There is a lot of talk about Google, Amazon, Microsoft, Facebook, Apple, but how appealing are companies like Cisco?
Cisco IOS is a pile of shit but I'm still studying for these stupid fucking certs. If their software is any indication of what their offices are like, I wouldn't want to work there.
You need to know how their systems work because they hold a large market share. That may change in the future though, if you find network engineering interesting then go for it, otherwise you probably won't need more than a basic understanding of their tech for your work.
hi i work for this company
what questions do you have? i've been in google before too
Lots of inconsistencies. Interfaces vs interface command, inconsistencies with router configuration mode naming, prompt never says what specific interface/vlan/whatever you're configuring, notifications cut off your current command, etc. Can't be bothered to list every gripe I have with it.
I'm gonna answer for him because I deal with those guys all day, he can jump in whenever.
IOS is a relic. It was a different time... a different place, y'know. People are mad that network gear is big and expensive. If you think legacy software is an issue, just imagine when switches are 40k each, and you have thousands.
Google has thousands of supervisors that will literally die if they reset in India. Google, deep pocket google. Why? Because changing them would not only be expensive, but a nightmare. The supervisors in those boxes are like, more than ten years old.
These boxes all have a shared architecture and a shared OS running on modified *nix, IOS. Todays cowboy coder kids don't have respect for RTOS and all the stability that went into IOS or the fact the world has run on it for years.
That being said, times have changed and networks are huge. Google has virtualized a lot of their networks and primarily only buys layer 2 (data plane) stuff from us. People want management, insight, and programmability. Thats where the new stuff like NXOS, IOS-XR and IOS-XE come in. Steps in the right direction, but not quite the drag and drop point and click python pipe-dream everybody is so wet about.
Enter Arista and all these new whippersnappers. Its a race for programmability. People who say IOS is shit are mad its built like a tank and operates over a 9600 baud console cable.
What are your thoughts on being a TAC engineer or a Network Consulting engineer?
What are promotions like within the company?
What is something you do that is interesting about your job?
Where is Cisco at in the SDN world?
Alright, you didn't resurface and I'm getting sleepy so there's something very critical people don't understand about Cisco, particularly working for them. If you're not directly working for these companies, there's a big component you don't realize - how they pay. It is a pretty established fact that Cisco is famous for their sales force, enough that it is often a case study in MBA classes and stuff. Sales force, combined with a penchant for acquisitons (to the tune of about one a month for a decade)... its a coin operated company.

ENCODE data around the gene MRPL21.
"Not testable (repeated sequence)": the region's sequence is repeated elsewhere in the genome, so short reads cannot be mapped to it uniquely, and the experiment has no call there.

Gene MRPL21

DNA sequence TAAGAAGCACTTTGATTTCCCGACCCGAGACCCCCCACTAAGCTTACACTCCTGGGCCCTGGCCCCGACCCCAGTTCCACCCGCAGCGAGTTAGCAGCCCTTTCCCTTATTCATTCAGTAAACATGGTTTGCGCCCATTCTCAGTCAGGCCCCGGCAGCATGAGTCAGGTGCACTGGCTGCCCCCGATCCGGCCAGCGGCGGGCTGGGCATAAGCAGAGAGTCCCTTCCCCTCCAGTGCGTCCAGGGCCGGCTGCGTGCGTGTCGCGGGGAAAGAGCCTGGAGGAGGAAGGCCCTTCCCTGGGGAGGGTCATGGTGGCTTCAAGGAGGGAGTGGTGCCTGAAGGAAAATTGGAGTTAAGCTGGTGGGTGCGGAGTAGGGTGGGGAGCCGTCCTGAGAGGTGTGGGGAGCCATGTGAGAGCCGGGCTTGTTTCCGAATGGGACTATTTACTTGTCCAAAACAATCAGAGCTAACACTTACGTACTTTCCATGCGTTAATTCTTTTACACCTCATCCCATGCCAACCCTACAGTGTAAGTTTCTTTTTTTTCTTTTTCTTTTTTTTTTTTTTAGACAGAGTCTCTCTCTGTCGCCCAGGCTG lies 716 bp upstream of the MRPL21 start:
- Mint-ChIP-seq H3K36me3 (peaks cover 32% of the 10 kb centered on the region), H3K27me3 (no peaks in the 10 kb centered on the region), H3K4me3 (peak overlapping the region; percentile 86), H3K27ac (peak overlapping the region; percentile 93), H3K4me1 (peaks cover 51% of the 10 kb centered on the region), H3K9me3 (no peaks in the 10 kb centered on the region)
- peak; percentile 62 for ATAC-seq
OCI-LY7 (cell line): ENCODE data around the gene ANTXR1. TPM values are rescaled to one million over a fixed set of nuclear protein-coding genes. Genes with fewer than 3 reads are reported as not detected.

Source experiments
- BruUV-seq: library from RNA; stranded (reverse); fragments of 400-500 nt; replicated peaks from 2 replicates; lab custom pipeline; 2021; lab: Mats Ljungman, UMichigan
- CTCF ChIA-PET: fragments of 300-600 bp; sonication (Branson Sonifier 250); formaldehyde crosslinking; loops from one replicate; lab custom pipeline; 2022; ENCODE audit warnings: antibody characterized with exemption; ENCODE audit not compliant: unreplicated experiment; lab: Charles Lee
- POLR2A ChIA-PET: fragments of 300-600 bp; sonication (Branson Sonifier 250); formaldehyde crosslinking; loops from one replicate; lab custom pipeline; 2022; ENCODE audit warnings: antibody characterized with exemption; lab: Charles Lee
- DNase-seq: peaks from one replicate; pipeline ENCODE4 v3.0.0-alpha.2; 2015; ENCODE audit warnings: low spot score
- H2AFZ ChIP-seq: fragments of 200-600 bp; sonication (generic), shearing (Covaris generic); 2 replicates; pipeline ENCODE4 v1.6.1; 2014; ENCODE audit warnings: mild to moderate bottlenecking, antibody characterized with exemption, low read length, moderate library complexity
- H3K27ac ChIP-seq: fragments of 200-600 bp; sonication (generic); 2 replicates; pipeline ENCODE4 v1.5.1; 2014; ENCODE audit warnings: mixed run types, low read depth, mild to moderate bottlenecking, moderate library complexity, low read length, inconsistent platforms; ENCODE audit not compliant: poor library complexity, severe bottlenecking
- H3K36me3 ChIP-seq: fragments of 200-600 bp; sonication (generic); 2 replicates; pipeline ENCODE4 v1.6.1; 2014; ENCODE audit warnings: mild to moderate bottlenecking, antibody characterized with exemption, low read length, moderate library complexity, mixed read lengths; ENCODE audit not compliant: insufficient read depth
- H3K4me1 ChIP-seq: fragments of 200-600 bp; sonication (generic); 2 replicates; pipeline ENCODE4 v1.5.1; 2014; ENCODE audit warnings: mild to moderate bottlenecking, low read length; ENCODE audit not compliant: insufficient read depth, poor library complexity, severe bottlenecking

When you have a coin operated sales force, you gotta pay. Cisco has some of the highest (or the highest?) paid sales people at most all ranks and experience. The company is like, 40k engineers and 30k "other." The sales force is like 60% hot women and 40% smooth engineer bros and they know how to close deals. We don't always have the best product, but damn if we don't know how to navigate bureaucracy and get the deal.
Remember, Cisco is unique against Google/Amazon/Microsoft/Facebook/Apple in that they're nearly exclusively B2B. Regular people don't have an "opinion" about Cisco, they just see our gear and confuse us with the food service people. The B2B world is completely different in the consumer world because the best product doesn't always win, the best sales team does. "Yeah my product is worse, but you need it in under 30 days and Arista is 50 days out on all their delivieries."
Okay, so TAC are basically my heroes. Those dudes are technical as fuck and basically CCIE is table stakes over there. They know their shit backwards and forwards, upside down too. TACs can be HT (high touch) and basically carry a batphone (I know the HT TAC engineer for a few big .com's). The company has beef, they call you. You're their pointman and you fix it.
All that being said, TAC doesn't make the money the systems engineers do. The rule of real life is the closer you get to the money, the more you make. Systems engineers are the "other side" of TAC - presales. They verify, validate, and design against customer requirements. After the network is built, sold, and implemented, we never look at it again. Thats TACs field; post sales.